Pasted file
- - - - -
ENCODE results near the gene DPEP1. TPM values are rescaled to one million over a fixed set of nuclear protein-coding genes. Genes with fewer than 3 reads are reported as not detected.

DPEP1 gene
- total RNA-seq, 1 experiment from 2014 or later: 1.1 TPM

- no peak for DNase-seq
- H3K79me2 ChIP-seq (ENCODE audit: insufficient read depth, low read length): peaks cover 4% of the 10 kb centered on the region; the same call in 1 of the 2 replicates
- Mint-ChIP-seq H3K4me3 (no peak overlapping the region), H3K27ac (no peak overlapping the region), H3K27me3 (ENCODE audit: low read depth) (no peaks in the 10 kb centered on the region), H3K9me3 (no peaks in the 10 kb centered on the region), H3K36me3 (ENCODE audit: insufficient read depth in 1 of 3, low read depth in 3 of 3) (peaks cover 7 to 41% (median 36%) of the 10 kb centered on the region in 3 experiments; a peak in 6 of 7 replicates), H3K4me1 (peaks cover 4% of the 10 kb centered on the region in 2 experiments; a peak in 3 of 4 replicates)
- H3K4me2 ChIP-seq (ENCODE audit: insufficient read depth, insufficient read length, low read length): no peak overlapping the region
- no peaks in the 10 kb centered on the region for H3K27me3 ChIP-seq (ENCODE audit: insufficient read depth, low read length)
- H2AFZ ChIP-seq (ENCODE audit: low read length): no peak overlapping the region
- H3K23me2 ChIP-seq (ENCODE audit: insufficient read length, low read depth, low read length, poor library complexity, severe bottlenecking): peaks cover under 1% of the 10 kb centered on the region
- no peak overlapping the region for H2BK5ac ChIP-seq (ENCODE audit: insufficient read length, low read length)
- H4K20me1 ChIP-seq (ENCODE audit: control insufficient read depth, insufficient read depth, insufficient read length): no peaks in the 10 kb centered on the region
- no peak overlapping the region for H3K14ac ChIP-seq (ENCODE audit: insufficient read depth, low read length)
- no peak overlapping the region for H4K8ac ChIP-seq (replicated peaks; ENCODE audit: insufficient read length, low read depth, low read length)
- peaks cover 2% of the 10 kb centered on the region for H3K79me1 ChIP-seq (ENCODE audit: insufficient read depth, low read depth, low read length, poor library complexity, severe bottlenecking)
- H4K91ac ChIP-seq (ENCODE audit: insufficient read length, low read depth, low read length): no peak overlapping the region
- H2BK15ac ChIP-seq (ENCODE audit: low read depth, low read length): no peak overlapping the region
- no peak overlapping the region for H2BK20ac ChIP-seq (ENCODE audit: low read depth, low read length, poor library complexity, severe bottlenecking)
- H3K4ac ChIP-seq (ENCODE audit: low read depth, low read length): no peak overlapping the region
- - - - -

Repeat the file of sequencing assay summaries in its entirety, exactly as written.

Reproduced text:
ENCODE results near the gene DPEP1. TPM values are rescaled to one million over a fixed set of nuclear protein-coding genes. Genes with fewer than 3 reads are reported as not detected.

DPEP1 gene
- total RNA-seq, 1 experiment from 2014 or later: 1.1 TPM

- no peak for DNase-seq
- H3K79me2 ChIP-seq (ENCODE audit: insufficient read depth, low read length): peaks cover 4% of the 10 kb centered on the region; the same call in 1 of the 2 replicates
- Mint-ChIP-seq H3K4me3 (no peak overlapping the region), H3K27ac (no peak overlapping the region), H3K27me3 (ENCODE audit: low read depth) (no peaks in the 10 kb centered on the region), H3K9me3 (no peaks in the 10 kb centered on the region), H3K36me3 (ENCODE audit: insufficient read depth in 1 of 3, low read depth in 3 of 3) (peaks cover 7 to 41% (median 36%) of the 10 kb centered on the region in 3 experiments; a peak in 6 of 7 replicates), H3K4me1 (peaks cover 4% of the 10 kb centered on the region in 2 experiments; a peak in 3 of 4 replicates)
- H3K4me2 ChIP-seq (ENCODE audit: insufficient read depth, insufficient read length, low read length): no peak overlapping the region
- no peaks in the 10 kb centered on the region for H3K27me3 ChIP-seq (ENCODE audit: insufficient read depth, low read length)
- H2AFZ ChIP-seq (ENCODE audit: low read length): no peak overlapping the region
- H3K23me2 ChIP-seq (ENCODE audit: insufficient read length, low read depth, low read length, poor library complexity, severe bottlenecking): peaks cover under 1% of the 10 kb centered on the region
- no peak overlapping the region for H2BK5ac ChIP-seq (ENCODE audit: insufficient read length, low read length)
- H4K20me1 ChIP-seq (ENCODE audit: control insufficient read depth, insufficient read depth, insufficient read length): no peaks in the 10 kb centered on the region
- no peak overlapping the region for H3K14ac ChIP-seq (ENCODE audit: insufficient read depth, low read length)
- no peak overlapping the region for H4K8ac ChIP-seq (replicated peaks; ENCODE audit: insufficient read length, low read depth, low read length)
- peaks cover 2% of the 10 kb centered on the region for H3K79me1 ChIP-seq (ENCODE audit: insufficient read depth, low read depth, low read length, poor library complexity, severe bottlenecking)
- H4K91ac ChIP-seq (ENCODE audit: insufficient read length, low read depth, low read length): no peak overlapping the region
- H2BK15ac ChIP-seq (ENCODE audit: low read depth, low read length): no peak overlapping the region
- no peak overlapping the region for H2BK20ac ChIP-seq (ENCODE audit: low read depth, low read length, poor library complexity, severe bottlenecking)
- H3K4ac ChIP-seq (ENCODE audit: low read depth, low read length): no peak overlapping the region